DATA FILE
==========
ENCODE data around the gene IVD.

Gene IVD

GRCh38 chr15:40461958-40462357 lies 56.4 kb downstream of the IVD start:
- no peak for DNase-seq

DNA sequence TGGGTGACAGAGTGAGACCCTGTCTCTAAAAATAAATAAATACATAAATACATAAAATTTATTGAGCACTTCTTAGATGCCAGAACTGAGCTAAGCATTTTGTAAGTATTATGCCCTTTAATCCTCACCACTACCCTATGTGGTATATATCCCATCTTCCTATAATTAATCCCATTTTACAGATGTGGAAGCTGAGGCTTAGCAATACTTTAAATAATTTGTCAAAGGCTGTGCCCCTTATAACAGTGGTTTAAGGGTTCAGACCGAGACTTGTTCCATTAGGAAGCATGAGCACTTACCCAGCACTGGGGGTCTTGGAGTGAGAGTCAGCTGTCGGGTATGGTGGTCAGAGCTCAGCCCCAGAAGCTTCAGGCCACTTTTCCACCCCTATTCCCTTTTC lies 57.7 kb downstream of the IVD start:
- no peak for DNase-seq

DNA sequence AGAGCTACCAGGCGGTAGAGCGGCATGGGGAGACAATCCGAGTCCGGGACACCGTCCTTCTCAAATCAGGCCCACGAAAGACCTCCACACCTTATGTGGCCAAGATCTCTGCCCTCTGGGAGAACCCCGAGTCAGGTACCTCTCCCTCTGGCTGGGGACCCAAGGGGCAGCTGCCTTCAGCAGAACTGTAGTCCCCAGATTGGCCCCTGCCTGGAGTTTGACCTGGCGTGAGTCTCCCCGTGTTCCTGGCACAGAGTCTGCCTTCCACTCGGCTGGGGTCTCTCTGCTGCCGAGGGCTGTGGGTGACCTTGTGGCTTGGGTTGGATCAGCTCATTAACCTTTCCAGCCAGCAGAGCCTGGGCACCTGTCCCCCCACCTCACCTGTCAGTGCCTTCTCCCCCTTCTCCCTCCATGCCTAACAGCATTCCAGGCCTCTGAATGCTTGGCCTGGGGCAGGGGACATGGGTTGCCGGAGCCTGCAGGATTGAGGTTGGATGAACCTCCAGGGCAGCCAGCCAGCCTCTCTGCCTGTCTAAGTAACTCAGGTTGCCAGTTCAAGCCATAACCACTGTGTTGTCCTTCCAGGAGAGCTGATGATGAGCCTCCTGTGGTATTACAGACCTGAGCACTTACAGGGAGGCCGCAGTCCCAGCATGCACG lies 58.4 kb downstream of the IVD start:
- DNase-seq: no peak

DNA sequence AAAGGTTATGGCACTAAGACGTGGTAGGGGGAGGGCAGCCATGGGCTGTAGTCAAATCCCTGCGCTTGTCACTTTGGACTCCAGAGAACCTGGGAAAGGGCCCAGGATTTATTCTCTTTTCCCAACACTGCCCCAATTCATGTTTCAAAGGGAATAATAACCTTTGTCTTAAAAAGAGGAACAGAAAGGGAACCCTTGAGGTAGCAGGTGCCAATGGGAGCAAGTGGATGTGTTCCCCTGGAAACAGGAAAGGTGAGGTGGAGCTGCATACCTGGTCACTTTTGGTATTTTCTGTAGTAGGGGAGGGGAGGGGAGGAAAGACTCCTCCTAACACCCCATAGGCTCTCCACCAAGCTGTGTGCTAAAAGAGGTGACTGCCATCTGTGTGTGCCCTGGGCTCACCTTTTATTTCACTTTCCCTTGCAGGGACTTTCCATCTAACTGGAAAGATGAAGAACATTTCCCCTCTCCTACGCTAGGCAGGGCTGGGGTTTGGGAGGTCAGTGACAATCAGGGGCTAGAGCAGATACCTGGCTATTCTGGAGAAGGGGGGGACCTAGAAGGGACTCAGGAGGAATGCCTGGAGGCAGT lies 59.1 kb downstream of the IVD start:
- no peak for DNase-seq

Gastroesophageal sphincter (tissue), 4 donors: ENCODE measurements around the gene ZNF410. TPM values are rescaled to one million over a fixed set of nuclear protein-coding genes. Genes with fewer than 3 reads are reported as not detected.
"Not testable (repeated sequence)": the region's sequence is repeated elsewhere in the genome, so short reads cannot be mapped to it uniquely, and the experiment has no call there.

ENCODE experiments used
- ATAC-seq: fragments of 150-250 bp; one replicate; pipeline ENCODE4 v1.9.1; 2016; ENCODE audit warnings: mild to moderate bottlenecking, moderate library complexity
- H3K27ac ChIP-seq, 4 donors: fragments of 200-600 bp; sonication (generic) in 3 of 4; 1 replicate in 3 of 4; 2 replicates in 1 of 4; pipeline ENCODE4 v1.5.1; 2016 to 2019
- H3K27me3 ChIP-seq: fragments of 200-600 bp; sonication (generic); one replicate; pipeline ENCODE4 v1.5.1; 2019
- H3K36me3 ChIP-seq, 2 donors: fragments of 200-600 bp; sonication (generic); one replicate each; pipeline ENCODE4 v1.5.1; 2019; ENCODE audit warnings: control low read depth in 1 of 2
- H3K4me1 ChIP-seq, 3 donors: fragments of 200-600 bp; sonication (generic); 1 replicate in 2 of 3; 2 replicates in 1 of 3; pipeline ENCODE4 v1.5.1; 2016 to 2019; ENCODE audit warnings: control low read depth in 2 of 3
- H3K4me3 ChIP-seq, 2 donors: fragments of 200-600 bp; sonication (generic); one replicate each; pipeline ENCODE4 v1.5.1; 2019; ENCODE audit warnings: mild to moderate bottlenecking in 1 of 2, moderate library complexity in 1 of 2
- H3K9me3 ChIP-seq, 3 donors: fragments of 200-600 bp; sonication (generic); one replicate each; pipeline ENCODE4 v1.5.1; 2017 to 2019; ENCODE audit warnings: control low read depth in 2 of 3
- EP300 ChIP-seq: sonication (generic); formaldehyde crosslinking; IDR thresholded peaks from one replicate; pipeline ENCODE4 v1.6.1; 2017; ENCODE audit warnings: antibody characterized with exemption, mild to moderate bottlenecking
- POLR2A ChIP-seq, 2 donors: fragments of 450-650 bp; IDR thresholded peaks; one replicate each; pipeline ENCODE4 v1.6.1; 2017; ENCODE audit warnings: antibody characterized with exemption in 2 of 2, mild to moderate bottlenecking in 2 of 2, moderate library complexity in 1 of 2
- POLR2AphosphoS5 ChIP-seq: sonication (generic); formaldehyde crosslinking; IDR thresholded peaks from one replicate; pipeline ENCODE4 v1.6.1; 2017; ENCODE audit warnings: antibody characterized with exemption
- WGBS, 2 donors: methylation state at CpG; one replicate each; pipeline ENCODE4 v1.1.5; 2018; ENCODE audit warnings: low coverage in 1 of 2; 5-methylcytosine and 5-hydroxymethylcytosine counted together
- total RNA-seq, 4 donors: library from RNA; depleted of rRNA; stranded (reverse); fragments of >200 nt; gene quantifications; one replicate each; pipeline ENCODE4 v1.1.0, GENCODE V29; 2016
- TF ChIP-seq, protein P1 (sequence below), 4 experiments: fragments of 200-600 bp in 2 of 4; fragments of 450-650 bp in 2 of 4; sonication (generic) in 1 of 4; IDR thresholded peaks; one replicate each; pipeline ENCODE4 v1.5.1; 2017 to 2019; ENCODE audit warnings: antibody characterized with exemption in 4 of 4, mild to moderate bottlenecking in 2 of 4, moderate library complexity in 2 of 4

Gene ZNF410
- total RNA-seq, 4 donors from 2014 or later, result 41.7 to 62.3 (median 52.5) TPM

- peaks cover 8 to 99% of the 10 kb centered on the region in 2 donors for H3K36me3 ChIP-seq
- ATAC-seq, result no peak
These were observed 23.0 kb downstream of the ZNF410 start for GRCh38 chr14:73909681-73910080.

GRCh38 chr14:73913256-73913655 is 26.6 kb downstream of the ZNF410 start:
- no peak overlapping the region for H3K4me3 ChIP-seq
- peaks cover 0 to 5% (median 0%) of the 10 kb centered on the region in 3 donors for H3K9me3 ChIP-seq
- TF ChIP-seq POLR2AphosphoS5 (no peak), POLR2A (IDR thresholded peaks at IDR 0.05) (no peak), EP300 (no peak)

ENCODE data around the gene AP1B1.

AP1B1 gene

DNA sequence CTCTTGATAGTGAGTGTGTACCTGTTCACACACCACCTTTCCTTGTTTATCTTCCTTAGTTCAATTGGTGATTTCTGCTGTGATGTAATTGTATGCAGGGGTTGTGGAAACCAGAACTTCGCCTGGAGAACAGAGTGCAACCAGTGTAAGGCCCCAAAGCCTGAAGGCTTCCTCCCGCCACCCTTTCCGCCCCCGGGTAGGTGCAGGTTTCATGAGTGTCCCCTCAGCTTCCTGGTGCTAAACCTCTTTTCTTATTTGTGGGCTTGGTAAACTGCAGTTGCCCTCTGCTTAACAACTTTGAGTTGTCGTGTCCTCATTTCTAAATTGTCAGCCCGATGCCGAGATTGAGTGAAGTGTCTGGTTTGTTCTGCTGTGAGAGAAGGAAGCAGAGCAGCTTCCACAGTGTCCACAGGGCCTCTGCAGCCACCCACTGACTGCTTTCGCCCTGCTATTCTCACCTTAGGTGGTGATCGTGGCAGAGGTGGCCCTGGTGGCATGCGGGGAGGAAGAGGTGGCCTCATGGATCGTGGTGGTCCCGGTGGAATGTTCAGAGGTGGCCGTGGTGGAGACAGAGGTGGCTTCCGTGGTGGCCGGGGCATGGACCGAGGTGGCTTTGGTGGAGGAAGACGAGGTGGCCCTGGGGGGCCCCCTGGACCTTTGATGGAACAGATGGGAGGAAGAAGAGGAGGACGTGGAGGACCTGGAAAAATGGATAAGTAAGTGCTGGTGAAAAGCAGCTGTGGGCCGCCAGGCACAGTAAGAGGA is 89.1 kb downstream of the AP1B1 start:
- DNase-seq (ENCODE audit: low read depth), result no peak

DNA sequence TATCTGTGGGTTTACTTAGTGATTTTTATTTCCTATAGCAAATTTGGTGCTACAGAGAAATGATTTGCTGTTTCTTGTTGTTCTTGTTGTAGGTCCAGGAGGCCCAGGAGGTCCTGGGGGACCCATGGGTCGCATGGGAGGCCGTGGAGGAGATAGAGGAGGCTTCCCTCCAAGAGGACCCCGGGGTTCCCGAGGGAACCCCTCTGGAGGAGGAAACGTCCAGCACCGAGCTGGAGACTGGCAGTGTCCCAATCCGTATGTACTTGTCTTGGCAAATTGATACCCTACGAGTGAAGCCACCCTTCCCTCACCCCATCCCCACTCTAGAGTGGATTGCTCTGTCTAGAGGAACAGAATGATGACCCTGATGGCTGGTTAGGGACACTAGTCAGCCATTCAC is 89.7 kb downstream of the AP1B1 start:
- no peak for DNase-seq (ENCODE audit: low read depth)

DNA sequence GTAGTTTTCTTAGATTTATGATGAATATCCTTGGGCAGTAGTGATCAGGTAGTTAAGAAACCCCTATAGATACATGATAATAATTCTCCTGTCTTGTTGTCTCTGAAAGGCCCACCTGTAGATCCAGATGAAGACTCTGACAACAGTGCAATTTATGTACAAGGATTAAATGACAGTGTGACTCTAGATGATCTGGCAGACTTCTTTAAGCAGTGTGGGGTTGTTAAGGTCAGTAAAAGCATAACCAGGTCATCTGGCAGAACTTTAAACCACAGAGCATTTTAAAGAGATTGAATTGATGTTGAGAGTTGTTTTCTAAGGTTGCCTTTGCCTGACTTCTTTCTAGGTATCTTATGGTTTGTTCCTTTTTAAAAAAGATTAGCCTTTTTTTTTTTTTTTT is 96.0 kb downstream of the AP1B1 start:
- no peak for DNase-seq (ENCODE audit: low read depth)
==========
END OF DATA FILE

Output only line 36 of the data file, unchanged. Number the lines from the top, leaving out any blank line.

ENCODE data around the gene AP1B1.